President Vladimir Putin has set ambitious growth targets for Russia but the country must not sacrifice macro-economic stability to get there, the central bank governor told CNBC.
"Our president has set us the objective whereby the Russian economy grows at rates above world levels, this means almost 4 percent," Elvira Nabiullina told CNBC's Geoff Cutmore.
"Of course this requires a rise in the potential growth rates. It requires structural reforms, in terms of labor productivity, private investment and then the economy can grow at higher rates than it is now," the governor said.
The central bank governor — who said that for 2018, 2019 and 2020 thereafter growth is expected to be in the 1.5 – 2 percent range — believes that Russia's economy has recovered.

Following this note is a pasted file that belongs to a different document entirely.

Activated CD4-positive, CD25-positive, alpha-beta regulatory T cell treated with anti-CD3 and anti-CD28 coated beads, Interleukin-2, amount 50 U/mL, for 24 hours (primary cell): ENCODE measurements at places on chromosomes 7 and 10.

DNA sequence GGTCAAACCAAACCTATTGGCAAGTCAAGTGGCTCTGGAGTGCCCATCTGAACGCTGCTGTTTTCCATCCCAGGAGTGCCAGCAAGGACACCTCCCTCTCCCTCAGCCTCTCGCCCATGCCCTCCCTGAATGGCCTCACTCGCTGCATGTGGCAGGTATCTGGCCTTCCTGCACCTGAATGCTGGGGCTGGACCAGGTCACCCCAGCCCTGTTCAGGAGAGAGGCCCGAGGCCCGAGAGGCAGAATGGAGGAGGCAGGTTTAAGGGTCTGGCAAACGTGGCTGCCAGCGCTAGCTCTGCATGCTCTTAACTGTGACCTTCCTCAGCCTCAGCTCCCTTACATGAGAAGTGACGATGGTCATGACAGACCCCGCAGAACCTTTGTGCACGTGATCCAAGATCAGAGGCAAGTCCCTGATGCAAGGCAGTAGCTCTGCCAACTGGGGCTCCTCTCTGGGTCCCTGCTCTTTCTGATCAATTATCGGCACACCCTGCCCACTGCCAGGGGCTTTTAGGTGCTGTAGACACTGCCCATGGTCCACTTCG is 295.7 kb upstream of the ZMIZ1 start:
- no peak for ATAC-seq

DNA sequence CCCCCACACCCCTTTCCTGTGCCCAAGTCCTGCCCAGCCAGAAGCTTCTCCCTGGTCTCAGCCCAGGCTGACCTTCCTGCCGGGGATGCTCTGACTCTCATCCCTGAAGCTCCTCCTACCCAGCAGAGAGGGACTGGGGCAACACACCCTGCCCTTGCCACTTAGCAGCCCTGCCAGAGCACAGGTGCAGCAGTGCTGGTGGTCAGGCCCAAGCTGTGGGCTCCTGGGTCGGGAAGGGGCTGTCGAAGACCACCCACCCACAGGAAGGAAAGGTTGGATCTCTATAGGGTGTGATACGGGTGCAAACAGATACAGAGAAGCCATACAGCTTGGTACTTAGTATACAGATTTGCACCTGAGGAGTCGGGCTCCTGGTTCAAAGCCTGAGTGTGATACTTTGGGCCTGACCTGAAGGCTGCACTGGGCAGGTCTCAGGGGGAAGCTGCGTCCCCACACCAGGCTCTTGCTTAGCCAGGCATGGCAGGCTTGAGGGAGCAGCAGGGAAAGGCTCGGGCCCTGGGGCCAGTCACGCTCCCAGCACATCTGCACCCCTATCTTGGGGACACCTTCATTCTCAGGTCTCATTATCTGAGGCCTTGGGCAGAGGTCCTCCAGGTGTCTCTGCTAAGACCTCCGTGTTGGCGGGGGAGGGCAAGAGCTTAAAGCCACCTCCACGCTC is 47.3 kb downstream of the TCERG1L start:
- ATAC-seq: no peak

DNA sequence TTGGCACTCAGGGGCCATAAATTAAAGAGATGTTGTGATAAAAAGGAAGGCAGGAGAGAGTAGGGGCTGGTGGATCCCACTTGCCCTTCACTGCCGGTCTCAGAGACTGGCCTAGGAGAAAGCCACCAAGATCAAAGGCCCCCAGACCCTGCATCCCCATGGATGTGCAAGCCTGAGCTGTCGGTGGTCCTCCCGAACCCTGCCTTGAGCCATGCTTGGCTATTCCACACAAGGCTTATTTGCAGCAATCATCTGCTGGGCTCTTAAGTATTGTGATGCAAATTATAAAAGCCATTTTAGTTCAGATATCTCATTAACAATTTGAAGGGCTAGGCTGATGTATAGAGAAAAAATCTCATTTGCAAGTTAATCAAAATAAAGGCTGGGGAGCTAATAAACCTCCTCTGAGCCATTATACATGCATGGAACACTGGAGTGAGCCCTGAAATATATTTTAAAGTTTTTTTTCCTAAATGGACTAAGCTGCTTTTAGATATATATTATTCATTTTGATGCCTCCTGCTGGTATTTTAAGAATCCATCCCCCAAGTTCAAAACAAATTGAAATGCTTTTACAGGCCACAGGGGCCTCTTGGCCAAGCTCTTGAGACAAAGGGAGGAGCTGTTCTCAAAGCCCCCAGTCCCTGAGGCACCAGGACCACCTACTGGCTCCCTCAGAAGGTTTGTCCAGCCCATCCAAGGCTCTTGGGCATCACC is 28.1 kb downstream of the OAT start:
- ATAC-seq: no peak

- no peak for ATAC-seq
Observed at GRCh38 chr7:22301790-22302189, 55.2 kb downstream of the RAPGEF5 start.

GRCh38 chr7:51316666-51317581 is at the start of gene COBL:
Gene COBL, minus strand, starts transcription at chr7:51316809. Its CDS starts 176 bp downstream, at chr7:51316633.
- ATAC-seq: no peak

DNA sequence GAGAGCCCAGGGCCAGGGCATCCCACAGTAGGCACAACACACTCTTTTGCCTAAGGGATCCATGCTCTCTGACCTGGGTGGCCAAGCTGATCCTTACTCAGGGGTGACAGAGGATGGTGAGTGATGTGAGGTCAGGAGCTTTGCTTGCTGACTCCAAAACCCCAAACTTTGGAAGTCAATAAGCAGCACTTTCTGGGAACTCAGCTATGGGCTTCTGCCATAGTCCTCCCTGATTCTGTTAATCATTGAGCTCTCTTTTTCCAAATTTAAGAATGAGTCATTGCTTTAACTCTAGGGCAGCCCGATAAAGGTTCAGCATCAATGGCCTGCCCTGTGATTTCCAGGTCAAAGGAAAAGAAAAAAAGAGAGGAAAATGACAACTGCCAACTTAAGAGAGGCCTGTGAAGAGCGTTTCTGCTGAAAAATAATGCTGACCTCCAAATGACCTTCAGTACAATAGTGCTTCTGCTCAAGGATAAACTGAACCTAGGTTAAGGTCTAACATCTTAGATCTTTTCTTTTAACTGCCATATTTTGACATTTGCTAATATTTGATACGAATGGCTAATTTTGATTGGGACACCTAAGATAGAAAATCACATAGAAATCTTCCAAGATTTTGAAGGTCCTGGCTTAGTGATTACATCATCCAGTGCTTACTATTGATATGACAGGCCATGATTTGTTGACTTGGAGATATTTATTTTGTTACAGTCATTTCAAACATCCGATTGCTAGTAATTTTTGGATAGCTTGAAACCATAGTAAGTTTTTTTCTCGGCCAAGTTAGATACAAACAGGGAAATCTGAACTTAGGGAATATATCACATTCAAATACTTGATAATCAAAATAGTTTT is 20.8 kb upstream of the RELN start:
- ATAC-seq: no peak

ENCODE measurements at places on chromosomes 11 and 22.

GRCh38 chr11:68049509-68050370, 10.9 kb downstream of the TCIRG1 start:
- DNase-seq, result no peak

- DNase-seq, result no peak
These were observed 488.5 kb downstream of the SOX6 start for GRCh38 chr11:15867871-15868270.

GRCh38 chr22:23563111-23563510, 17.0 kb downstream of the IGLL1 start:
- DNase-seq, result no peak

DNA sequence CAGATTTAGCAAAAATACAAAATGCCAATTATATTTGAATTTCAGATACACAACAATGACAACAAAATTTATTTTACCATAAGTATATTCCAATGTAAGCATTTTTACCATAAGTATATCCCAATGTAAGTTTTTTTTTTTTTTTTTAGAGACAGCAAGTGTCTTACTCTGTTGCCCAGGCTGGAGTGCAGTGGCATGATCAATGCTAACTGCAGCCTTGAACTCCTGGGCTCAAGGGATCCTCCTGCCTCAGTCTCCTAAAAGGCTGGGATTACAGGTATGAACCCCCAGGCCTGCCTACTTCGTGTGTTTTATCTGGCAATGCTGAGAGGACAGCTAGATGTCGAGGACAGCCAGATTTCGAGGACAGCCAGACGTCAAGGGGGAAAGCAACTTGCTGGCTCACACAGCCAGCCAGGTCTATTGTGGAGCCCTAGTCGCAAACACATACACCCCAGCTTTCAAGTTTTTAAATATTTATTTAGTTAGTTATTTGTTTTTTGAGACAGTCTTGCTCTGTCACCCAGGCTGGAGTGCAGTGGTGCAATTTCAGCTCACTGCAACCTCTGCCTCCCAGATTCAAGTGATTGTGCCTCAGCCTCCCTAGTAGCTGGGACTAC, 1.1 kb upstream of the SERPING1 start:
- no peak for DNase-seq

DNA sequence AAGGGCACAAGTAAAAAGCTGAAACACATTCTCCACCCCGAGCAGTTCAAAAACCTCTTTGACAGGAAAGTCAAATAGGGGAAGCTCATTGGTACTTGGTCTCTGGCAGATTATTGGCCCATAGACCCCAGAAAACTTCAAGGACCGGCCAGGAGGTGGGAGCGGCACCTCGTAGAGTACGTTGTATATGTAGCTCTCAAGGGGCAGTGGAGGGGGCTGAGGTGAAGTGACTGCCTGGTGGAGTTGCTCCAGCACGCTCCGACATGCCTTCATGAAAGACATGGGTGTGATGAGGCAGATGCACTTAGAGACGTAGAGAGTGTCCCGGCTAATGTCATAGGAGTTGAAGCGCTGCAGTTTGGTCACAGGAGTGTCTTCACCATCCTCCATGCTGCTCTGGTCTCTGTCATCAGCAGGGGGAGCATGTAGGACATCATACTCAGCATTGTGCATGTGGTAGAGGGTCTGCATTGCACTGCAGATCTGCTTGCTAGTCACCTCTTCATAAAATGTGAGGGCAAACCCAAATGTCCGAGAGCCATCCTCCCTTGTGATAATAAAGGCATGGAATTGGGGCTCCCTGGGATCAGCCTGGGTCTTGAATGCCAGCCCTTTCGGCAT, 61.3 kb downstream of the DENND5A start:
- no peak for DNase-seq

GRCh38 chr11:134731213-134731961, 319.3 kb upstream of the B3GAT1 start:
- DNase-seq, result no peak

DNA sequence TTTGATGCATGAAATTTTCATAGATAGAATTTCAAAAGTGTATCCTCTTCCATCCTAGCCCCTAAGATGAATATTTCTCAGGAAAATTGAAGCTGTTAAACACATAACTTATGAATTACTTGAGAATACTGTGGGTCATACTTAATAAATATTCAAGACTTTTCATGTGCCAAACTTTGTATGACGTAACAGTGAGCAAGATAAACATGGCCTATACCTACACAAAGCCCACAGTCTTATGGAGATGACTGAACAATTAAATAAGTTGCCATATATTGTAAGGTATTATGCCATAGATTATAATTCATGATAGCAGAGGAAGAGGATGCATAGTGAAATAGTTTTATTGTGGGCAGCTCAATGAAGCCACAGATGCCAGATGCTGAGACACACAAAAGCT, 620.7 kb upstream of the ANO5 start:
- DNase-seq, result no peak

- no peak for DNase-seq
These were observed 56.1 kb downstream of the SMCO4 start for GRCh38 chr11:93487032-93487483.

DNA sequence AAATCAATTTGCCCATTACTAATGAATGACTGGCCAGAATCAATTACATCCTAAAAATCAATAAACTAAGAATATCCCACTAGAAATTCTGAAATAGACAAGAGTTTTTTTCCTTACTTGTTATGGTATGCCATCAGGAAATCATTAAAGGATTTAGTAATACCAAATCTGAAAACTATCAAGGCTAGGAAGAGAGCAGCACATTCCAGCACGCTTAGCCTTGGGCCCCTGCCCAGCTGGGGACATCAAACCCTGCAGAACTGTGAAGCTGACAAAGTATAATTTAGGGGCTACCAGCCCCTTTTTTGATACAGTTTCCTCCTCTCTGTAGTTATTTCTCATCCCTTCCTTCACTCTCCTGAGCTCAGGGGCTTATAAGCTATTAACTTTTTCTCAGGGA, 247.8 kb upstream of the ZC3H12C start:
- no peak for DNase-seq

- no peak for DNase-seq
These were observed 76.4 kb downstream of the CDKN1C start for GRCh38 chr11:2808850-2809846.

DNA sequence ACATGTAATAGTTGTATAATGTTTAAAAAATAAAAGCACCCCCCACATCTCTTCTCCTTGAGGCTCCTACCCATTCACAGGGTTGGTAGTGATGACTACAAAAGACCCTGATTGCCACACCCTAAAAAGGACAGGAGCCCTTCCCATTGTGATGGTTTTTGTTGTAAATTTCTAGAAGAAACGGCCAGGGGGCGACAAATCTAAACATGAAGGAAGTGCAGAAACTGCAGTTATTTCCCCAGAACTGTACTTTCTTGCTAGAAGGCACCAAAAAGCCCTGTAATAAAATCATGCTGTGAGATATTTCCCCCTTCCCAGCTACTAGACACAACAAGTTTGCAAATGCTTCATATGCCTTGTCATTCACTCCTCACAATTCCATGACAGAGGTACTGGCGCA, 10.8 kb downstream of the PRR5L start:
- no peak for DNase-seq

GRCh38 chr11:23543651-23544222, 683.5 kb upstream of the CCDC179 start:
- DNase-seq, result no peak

"The Russian economy has pretty much emerged from recession and has recovered, reaching growth rates close to potential," she said, going on to state Putin's challenge to the central bank to promote higher growth.
But she cautioned that higher growth rates should be pursued alongside structural reforms in Russia, and that growth in itself should not be pursued at the expense of stability.
"But I would like to stress that it is very important, including from the standpoint of the central bank, that structural reforms of this kind should go together with macroeconomic stability," she said.
"In other words, a rise in economic growth rates should not be to the detriment or at the expense of … macro-stability, low inflation, a well-balanced budget deficit," she said.